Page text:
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Supply chain problems are global news. What is BNZ doing to support customers who are affected by supply chain constraints?

Jason Reeves: We’ve run several Supply-Chain Pain seminars around the country featuring exporters, importers, freight forwarders, industry leaders and Government officials. They have been sharing insights, scenario-planning for what the next 12 months look like and, importantly, working to identify mitigation strategies.

These seminars are more than just an opportunity for the industry to get together. They have delivered some tangible wins for customers. 

For example, at one of our Auckland events was a customer who was having real problems getting his product to the US because it wasn’t of a standard size that you can put into a shipping container. 

He met a fellow exporter at the BNZ event who connected him with a customs broker and a freight forwarder. Together they found a solution – an absolute godsend to that business because it meant he could maintain the relationship with a key American customer.


What else is within the role of a bank like BNZ?

Jason Reeves: It was obvious to us early in the pandemic that this wasn’t going to be only a two- or three-month inconvenience. From the start, we’ve been keen to engage with customers to determine how we can best support them. 

An example is where contracts are in place with offshore suppliers with confirmed delivery dates, but due to the dislocation to shipping schedules customers have no certainty when the goods will arrive. As you can imagine, this creates both working capital and cashflow challenges – together with the risk of customers becoming frustrated with delays to orders. 

Understandably with this scenario, some businesses are over-ordering. I know a South Island manufacturer who usually holds six weeks’ inventory who’s now holding 14 months’ worth. He doesn’t know when his next input deliveries are going to come into the country and can’t afford to upset his customers, the majority of whom are offshore. Through no fault of his own, this has caused working capital challenges which we are assisting with. With our wider experience of supporting the trade sector, our Trade Specialists may also be able to offer ideas that an individual business hadn’t thought of.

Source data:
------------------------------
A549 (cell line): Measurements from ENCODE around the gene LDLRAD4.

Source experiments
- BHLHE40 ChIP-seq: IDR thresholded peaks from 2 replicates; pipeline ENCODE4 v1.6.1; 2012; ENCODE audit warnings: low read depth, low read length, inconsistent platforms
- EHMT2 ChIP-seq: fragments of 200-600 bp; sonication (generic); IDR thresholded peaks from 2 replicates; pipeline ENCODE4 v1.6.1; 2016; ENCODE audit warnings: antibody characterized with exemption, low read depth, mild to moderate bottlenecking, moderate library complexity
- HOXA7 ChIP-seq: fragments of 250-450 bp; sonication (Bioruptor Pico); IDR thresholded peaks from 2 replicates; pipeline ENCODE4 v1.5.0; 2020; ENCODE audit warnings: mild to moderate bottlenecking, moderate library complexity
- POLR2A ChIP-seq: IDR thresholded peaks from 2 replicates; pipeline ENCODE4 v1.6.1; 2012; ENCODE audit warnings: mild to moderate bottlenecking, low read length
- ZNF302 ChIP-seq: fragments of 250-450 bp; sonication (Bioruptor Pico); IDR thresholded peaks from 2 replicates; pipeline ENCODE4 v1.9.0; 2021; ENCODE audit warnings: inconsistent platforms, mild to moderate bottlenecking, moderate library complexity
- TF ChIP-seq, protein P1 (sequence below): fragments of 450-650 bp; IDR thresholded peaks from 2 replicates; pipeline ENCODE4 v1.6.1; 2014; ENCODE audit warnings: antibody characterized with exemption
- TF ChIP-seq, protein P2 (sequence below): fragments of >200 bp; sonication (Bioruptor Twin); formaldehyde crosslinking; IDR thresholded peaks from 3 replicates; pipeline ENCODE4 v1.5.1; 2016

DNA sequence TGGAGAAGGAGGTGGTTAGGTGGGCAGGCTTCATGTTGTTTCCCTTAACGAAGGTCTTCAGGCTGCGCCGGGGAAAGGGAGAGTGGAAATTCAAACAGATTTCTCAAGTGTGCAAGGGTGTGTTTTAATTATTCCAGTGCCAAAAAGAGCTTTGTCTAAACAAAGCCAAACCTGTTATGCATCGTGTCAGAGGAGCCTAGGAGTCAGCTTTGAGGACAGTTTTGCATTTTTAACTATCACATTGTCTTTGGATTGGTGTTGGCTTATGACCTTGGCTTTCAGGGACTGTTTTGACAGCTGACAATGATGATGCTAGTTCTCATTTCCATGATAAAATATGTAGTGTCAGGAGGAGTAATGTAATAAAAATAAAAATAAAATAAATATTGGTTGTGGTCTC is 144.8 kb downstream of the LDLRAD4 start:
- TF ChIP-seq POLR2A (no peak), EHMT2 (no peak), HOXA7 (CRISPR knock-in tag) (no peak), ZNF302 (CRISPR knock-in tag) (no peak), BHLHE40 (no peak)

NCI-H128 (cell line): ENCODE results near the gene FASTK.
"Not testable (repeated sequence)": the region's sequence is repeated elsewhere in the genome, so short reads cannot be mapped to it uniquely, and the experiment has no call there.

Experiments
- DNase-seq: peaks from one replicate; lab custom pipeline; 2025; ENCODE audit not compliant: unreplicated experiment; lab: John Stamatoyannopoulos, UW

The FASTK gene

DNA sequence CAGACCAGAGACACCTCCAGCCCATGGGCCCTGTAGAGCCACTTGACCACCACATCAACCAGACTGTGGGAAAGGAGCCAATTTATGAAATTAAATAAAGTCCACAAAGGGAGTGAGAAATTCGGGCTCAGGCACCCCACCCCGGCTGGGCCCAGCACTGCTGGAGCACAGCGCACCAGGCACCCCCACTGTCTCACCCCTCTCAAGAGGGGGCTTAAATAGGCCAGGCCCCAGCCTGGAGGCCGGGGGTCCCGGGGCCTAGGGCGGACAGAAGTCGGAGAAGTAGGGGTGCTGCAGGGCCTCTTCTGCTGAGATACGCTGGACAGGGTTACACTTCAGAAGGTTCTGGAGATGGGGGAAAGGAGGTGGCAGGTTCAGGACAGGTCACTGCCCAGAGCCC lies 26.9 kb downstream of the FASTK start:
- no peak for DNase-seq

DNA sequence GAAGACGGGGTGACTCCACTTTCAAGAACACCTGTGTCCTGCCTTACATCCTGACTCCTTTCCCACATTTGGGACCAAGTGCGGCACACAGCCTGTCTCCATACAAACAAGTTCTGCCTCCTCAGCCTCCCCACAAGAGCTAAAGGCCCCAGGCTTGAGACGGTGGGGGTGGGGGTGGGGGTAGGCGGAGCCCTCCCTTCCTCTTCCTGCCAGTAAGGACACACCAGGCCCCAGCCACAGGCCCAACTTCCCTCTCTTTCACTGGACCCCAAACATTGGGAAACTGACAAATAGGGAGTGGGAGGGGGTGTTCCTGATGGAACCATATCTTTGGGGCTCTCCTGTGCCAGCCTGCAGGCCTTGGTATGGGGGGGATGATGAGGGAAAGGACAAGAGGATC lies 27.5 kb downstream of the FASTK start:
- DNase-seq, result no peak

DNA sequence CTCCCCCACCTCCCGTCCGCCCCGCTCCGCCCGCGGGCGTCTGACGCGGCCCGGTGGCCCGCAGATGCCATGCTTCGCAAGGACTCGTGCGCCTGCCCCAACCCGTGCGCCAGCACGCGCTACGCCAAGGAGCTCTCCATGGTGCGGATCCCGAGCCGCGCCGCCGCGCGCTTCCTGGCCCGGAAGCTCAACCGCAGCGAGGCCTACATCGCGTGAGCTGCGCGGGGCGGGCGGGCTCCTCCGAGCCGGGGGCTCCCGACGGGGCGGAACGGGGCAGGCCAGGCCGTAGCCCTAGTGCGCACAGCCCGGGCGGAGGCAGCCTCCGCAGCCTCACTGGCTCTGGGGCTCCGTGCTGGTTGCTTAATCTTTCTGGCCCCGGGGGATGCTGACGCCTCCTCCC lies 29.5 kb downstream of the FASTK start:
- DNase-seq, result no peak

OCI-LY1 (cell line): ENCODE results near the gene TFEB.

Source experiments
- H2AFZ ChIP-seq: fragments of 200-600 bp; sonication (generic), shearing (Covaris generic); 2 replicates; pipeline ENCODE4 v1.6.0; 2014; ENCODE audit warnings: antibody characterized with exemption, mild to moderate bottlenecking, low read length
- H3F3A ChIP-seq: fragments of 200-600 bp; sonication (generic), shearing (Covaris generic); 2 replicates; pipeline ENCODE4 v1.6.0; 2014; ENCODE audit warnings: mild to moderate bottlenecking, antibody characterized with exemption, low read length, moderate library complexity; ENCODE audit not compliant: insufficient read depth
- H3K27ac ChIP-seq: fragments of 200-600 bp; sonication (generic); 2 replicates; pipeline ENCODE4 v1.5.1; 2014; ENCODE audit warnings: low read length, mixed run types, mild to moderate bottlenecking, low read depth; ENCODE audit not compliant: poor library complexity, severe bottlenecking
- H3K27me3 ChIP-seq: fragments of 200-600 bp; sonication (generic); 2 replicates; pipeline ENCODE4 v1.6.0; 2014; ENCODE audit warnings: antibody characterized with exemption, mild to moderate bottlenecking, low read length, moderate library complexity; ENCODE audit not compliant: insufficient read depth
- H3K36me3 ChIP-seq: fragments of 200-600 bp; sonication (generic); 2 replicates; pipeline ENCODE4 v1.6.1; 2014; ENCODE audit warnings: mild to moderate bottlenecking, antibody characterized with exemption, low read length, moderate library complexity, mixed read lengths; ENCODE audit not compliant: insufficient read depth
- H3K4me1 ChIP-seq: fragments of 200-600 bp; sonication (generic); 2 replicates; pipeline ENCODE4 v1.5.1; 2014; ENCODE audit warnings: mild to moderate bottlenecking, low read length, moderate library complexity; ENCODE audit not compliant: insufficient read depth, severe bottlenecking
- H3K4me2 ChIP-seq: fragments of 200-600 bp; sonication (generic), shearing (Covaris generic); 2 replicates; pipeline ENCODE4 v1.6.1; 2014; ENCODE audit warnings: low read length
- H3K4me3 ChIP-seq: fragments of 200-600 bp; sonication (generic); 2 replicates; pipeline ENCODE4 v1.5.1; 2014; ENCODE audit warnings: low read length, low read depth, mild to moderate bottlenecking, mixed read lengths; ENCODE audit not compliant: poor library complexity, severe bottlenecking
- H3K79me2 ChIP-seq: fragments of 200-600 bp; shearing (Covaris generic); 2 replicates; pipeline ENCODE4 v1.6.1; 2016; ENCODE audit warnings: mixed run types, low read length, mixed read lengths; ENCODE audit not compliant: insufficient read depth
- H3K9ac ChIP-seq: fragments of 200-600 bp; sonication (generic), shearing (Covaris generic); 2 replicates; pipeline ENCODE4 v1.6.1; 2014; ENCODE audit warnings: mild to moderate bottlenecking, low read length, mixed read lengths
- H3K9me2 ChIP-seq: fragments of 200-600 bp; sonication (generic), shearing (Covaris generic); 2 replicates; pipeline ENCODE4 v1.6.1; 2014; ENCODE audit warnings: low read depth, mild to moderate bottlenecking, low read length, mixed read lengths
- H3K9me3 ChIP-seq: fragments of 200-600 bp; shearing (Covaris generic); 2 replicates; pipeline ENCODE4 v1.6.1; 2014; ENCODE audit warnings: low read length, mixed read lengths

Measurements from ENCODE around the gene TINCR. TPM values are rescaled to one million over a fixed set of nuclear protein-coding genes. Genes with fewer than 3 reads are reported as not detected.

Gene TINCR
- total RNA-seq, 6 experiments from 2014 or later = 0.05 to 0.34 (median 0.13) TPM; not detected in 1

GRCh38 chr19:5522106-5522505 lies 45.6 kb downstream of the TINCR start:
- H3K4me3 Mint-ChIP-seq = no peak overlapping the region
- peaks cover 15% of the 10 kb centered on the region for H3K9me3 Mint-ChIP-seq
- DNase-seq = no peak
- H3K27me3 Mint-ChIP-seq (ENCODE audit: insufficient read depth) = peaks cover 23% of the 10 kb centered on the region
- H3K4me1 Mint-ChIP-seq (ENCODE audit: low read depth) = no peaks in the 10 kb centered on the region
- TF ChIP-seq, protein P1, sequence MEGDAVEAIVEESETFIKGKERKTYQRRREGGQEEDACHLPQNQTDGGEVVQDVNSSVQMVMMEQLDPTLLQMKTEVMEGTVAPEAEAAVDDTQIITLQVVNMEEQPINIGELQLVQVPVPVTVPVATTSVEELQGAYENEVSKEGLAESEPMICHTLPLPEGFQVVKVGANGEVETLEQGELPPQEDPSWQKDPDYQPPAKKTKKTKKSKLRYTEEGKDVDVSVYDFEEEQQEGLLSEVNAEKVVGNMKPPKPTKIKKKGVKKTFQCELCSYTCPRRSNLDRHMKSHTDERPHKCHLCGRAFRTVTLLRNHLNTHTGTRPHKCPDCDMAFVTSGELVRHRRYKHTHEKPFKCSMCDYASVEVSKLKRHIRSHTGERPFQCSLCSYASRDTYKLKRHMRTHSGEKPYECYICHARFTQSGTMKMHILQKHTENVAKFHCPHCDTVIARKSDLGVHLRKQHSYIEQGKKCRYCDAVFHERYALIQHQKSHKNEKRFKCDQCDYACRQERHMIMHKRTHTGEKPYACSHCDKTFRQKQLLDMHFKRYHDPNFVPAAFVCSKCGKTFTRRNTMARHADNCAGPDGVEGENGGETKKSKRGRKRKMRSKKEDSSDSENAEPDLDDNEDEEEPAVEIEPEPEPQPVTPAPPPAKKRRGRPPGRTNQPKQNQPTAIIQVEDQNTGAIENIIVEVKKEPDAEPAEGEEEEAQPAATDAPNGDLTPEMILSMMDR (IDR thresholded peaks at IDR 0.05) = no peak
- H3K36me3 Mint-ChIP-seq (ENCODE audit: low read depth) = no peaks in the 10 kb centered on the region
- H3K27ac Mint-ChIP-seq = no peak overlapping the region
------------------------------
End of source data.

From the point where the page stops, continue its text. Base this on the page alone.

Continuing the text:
My advice to importers and exporters is this: communicate, communicate, communicate. Let your banker know what is going on. We’re committed to help find a solution – and the sooner we know what your situation is, the better we’ll be able to help. Also, businesses should be maintaining a constant flow of communication with both suppliers and customers – they will remember you for it.


Low interest rates notwithstanding, getting help from the bank with working capital and cashflow will be expensive for your customers – and now interest rates are going up. So will there be inflationary impacts that affect businesses?

Jason Reeves: That's right. With inflationary pressures building, costs will have to be passed on – but the good news is that global demand remains robust. With regards to trade finance and working capital offerings, pricing is very attractive when compared to other forms of funding.

To date, overseas customers have been reasonably understanding that costs are rising and are saying for the most part, “Please, just get the goods to market.”

Even so, we're just starting to see the signs of some customers getting a bit impatient with persistent delays. Will demand taper off as a result of frustration? That's starting to be a concern, and it’s a risk that is starting to lead to fundamental strategic conversations.

We know of one case where an offshore customer is considering moving away from the New Zealand supplier and getting their goods from their domestic market instead. That’s the sort of thing that will happen as patience runs out.